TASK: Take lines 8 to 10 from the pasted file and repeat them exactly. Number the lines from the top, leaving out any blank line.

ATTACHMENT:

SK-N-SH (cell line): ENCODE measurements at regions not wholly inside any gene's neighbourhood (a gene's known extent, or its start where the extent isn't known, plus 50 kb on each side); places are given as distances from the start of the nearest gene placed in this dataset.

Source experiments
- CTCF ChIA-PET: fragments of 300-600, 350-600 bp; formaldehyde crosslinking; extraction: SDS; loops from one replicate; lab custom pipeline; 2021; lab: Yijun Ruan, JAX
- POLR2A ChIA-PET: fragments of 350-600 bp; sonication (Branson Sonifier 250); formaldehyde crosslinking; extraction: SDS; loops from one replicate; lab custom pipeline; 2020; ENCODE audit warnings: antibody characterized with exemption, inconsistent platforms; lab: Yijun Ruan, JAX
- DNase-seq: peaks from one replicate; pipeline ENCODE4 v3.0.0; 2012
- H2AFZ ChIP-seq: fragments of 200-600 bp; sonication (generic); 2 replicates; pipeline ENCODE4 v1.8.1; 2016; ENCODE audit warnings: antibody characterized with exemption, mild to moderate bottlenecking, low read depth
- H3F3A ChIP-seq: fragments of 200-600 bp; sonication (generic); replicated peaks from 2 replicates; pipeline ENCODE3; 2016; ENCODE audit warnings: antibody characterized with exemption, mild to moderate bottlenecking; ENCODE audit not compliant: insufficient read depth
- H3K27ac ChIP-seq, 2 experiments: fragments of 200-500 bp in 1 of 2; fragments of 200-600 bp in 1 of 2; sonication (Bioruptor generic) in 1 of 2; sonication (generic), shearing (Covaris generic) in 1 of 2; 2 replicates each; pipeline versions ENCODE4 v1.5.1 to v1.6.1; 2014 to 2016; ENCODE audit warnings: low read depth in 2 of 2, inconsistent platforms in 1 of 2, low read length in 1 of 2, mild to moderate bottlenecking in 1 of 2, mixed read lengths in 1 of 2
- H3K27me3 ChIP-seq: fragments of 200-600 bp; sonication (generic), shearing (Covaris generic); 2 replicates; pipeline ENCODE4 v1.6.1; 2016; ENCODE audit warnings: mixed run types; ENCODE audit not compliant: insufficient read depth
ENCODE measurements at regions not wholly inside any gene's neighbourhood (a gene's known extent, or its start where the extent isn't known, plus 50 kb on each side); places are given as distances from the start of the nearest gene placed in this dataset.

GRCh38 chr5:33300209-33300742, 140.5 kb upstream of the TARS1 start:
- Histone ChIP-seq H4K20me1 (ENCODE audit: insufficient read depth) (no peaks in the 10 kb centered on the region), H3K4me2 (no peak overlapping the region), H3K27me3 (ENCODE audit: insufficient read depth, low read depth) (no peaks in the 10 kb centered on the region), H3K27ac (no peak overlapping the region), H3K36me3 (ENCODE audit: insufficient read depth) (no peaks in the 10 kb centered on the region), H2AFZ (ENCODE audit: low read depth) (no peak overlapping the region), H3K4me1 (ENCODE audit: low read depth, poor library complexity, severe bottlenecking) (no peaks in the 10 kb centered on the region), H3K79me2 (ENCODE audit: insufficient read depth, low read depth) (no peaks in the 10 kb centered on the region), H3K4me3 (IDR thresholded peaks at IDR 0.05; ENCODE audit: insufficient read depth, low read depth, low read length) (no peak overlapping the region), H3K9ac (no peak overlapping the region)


- H3K27ac ChIP-seq, 2 experiments: fragments of 200-500 bp in 1 of 2; fragments of 200-600 bp in 1 of 2; sonication (Bioruptor generic) in 1 of 2; sonication (generic), shearing (Covaris generic) in 1 of 2; 2 replicates each; pipeline versions ENCODE4 v1.5.1 to v1.6.1; 2014 to 2016; ENCODE audit warnings: low read depth in 2 of 2, inconsistent platforms in 1 of 2, low read length in 1 of 2, mild to moderate bottlenecking in 1 of 2, mixed read lengths in 1 of 2
- H3K27me3 ChIP-seq: fragments of 200-600 bp; sonication (generic), shearing (Covaris generic); 2 replicates; pipeline ENCODE4 v1.6.1; 2016; ENCODE audit warnings: mixed run types; ENCODE audit not compliant: insufficient read depth
ENCODE measurements at regions not wholly inside any gene's neighbourhood (a gene's known extent, or its start where the extent isn't known, plus 50 kb on each side); places are given as distances from the start of the nearest gene placed in this dataset.